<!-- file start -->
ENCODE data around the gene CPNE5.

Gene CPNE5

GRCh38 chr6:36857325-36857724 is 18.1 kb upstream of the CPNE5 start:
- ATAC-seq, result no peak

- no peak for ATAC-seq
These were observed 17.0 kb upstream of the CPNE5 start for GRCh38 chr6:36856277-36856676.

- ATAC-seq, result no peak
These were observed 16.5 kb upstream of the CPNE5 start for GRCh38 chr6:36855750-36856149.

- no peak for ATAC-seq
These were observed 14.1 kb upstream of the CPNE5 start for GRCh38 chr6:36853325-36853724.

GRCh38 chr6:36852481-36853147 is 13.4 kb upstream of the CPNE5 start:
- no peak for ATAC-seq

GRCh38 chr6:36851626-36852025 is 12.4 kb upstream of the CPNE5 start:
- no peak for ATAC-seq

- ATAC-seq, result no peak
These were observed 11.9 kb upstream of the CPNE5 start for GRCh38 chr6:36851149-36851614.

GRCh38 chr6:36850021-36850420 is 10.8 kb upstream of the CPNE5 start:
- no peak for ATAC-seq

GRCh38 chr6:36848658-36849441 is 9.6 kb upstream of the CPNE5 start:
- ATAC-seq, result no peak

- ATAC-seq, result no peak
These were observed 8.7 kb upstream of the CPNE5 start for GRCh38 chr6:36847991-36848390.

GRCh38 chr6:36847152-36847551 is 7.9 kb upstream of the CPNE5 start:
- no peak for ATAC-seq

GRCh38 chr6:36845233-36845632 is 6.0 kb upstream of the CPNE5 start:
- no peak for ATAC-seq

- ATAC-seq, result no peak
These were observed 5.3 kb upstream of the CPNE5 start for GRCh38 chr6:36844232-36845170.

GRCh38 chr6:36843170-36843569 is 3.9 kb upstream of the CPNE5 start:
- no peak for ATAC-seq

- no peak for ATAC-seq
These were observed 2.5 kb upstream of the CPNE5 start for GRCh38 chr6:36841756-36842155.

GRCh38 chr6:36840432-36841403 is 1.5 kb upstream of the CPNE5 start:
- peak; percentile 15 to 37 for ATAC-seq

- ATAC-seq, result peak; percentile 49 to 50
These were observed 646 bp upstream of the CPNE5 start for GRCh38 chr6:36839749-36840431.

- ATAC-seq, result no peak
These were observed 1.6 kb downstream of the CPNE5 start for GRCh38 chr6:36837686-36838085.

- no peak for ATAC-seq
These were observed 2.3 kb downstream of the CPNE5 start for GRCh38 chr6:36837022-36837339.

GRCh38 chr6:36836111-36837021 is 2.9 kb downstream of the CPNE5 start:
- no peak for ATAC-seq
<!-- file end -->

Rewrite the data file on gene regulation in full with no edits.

ENCODE data around the gene CPNE5.

Gene CPNE5

GRCh38 chr6:36857325-36857724 is 18.1 kb upstream of the CPNE5 start:
- ATAC-seq, result no peak

- no peak for ATAC-seq
These were observed 17.0 kb upstream of the CPNE5 start for GRCh38 chr6:36856277-36856676.

- ATAC-seq, result no peak
These were observed 16.5 kb upstream of the CPNE5 start for GRCh38 chr6:36855750-36856149.

- no peak for ATAC-seq
These were observed 14.1 kb upstream of the CPNE5 start for GRCh38 chr6:36853325-36853724.

GRCh38 chr6:36852481-36853147 is 13.4 kb upstream of the CPNE5 start:
- no peak for ATAC-seq

GRCh38 chr6:36851626-36852025 is 12.4 kb upstream of the CPNE5 start:
- no peak for ATAC-seq

- ATAC-seq, result no peak
These were observed 11.9 kb upstream of the CPNE5 start for GRCh38 chr6:36851149-36851614.

GRCh38 chr6:36850021-36850420 is 10.8 kb upstream of the CPNE5 start:
- no peak for ATAC-seq

GRCh38 chr6:36848658-36849441 is 9.6 kb upstream of the CPNE5 start:
- ATAC-seq, result no peak

- ATAC-seq, result no peak
These were observed 8.7 kb upstream of the CPNE5 start for GRCh38 chr6:36847991-36848390.

GRCh38 chr6:36847152-36847551 is 7.9 kb upstream of the CPNE5 start:
- no peak for ATAC-seq

GRCh38 chr6:36845233-36845632 is 6.0 kb upstream of the CPNE5 start:
- no peak for ATAC-seq

- ATAC-seq, result no peak
These were observed 5.3 kb upstream of the CPNE5 start for GRCh38 chr6:36844232-36845170.

GRCh38 chr6:36843170-36843569 is 3.9 kb upstream of the CPNE5 start:
- no peak for ATAC-seq

- no peak for ATAC-seq
These were observed 2.5 kb upstream of the CPNE5 start for GRCh38 chr6:36841756-36842155.

GRCh38 chr6:36840432-36841403 is 1.5 kb upstream of the CPNE5 start:
- peak; percentile 15 to 37 for ATAC-seq

- ATAC-seq, result peak; percentile 49 to 50
These were observed 646 bp upstream of the CPNE5 start for GRCh38 chr6:36839749-36840431.

- ATAC-seq, result no peak
These were observed 1.6 kb downstream of the CPNE5 start for GRCh38 chr6:36837686-36838085.

- no peak for ATAC-seq
These were observed 2.3 kb downstream of the CPNE5 start for GRCh38 chr6:36837022-36837339.

GRCh38 chr6:36836111-36837021 is 2.9 kb downstream of the CPNE5 start:
- no peak for ATAC-seq